Medical Sex Change Treatment for Children Is IncreasingDanielle Sullivan
Just a few years ago, children who felt trapped in the wrong body faced a lifetime of hiding who they were. Not many, if any, doctors were willing to give kids any hormone replacement or medical interventions to help them lead normal lives. There also weren’t many studies on the physical effects of doing so.
According to reports in the medical journal Pediatrics, children and teens who feel they were born the wrong gender are getting more help. Not only are parents being more supportive in recent years, but the medical community is implementing more programs to help these children live happy and normal lives.
Dr. Norman Spack, the author of one of three reports published in today’s journal, and director of one of the nation’s first gender identity medical clinics at Children’s Hospital Boston, strongly feels that these kids need and deserve treatment:
If you open the doors, these are the kids who come. They’re out there. They’re in your practices. Switching gender roles and occasionally pretending to be the opposite sex is common in young children. But these kids are different. They feel certain they were born with the wrong bodies.
While many of these kids are diagnosed with “gender identity disorder”, which is a psychiatric diagnosis, many doctors disagree since new research suggests these kids “may have brain differences more similar to the opposite sex”. Dr. Spack said that according to some estimates, 1 in 10,000 children have the condition.
The treatment is not without its skeptics. Many doctors still feel it is a tricky situation to treat children who have yet to hit puberty with hormonal therapy. Some also feel that kids may be unsure of their longterm feelings and treating too early may cause harm. Yet doctors who perform the medical treatment claim that not treating the child at all can be way more devastating, and result in self mutilation, depression and suicide.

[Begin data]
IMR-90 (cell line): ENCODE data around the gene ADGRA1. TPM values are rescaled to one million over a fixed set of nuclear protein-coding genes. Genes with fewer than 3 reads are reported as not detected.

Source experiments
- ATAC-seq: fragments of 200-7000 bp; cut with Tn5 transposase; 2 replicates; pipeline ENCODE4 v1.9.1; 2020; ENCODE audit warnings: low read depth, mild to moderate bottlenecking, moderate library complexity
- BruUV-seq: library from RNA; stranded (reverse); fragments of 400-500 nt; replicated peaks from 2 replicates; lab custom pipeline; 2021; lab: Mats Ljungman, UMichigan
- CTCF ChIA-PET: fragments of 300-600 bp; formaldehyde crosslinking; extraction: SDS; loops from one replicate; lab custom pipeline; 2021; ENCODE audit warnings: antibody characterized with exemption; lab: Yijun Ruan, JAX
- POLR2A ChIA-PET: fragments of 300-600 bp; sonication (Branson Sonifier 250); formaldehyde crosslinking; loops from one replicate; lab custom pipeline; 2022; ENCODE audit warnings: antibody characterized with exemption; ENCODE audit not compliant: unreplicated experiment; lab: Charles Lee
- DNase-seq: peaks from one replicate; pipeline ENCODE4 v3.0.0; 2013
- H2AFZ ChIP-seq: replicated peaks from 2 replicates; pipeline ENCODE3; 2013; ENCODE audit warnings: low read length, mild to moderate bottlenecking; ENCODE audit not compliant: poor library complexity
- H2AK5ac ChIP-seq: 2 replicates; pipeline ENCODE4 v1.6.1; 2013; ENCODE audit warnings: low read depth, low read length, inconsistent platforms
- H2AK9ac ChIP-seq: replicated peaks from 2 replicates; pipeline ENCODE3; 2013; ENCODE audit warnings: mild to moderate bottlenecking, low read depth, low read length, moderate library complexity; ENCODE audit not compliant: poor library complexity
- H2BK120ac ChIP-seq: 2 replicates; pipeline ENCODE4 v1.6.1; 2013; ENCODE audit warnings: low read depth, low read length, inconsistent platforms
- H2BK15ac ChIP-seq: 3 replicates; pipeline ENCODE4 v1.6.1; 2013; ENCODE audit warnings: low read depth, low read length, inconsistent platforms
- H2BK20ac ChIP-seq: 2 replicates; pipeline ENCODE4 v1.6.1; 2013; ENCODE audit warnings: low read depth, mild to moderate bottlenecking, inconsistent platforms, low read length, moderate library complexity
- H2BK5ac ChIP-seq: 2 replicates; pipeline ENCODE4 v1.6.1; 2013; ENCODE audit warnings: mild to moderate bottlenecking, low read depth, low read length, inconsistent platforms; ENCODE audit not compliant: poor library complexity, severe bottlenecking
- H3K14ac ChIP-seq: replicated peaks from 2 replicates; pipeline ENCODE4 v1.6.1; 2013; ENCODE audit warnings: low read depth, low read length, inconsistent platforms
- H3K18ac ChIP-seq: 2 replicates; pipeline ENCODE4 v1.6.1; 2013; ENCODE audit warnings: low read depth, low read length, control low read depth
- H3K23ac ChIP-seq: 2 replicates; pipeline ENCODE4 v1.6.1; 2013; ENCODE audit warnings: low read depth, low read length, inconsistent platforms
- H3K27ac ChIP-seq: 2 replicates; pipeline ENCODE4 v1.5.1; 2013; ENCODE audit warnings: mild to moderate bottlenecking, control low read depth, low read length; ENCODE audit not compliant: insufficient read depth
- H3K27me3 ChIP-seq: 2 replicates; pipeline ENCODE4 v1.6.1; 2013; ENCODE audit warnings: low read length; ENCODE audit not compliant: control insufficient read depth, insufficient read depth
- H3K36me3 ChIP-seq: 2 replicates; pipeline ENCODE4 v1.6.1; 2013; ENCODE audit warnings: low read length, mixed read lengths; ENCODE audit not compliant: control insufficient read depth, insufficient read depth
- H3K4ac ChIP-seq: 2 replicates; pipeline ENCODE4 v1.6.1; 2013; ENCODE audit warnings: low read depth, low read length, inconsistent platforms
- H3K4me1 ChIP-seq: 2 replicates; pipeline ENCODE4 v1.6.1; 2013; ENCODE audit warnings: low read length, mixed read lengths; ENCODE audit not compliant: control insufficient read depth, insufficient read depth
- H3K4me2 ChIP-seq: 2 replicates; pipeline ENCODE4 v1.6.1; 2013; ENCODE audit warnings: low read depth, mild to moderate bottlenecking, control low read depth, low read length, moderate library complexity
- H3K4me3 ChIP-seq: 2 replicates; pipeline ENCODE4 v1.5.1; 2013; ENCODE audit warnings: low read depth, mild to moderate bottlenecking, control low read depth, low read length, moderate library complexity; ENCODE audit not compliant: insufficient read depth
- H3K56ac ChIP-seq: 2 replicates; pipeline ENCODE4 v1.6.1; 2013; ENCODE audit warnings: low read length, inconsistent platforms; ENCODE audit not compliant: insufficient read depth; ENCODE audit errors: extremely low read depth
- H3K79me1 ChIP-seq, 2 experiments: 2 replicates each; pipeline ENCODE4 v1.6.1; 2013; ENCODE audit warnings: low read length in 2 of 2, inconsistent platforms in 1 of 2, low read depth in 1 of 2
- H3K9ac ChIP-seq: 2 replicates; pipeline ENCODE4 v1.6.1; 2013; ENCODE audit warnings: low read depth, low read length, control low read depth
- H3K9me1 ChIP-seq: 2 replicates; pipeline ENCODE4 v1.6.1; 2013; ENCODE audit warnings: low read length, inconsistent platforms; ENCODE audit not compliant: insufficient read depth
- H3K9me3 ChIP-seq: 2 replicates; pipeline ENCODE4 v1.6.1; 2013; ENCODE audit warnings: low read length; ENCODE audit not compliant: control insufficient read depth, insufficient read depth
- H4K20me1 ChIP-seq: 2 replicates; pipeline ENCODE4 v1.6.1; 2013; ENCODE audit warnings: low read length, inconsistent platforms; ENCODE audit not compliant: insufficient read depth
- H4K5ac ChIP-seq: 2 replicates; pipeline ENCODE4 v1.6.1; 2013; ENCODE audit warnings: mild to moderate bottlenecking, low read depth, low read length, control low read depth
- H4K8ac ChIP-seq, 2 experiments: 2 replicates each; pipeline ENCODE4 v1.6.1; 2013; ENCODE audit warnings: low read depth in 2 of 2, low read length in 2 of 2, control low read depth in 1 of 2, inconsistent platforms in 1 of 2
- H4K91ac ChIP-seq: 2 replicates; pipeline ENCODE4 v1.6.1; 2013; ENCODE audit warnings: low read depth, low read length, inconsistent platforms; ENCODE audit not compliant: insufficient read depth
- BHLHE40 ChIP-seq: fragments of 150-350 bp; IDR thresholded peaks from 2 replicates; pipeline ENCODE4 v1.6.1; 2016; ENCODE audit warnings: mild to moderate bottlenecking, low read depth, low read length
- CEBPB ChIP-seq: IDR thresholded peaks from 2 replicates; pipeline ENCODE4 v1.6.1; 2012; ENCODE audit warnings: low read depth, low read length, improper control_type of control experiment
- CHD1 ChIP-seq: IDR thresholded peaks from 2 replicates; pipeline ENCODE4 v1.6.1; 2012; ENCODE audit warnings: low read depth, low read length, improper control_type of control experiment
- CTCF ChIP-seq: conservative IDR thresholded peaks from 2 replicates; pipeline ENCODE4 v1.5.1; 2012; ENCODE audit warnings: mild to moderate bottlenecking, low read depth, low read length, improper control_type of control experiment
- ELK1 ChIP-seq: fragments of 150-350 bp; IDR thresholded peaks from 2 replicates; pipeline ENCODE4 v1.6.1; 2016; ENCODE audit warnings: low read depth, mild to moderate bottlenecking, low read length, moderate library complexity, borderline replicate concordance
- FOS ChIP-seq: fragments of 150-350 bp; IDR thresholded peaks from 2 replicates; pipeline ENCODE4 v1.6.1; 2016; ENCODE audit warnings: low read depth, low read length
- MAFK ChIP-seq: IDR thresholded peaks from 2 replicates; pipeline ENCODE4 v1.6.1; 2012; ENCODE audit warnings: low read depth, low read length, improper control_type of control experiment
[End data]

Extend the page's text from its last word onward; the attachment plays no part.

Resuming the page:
The Endocrine Society does endorse transgender hormone treatment but not before before puberty begins. Only at that point, do they recommend puberty-blocking drugs until age 16, followed by lifelong sex-changing hormones with monitoring for potential health risks. They also advise mental health professionals to be involved in the process. Complete gender-reassignment surgery can only be performed on teens aged 18 and older.
Yet doctors who are skilled in hormonal therapy feel that making the kids wait can do more harm than good. There are drugs approved for delaying puberty in children who start maturing too soon. Furthermore, the drugs’ effects are reversible. Spack maintains that they caused no complications in his patients. “The idea is to give these children time to mature emotionally and make sure they want to proceed with a permanent sex change.”
Dr. Jo Olson, medical director of a transgender clinic at Children’s Hospital Los Angeles, who is currently treating an 8-year-old for gender identification issues says the journal findings should help encourage more pediatricians to offer sex changing treatment:
“It would be so nice to move this out of the world of mental health, and into the medical world.”
What do you think? Should medical intervention in the form of hormonal treatment occur before puberty? Should this be a mental health issue or a medical issue? Both?
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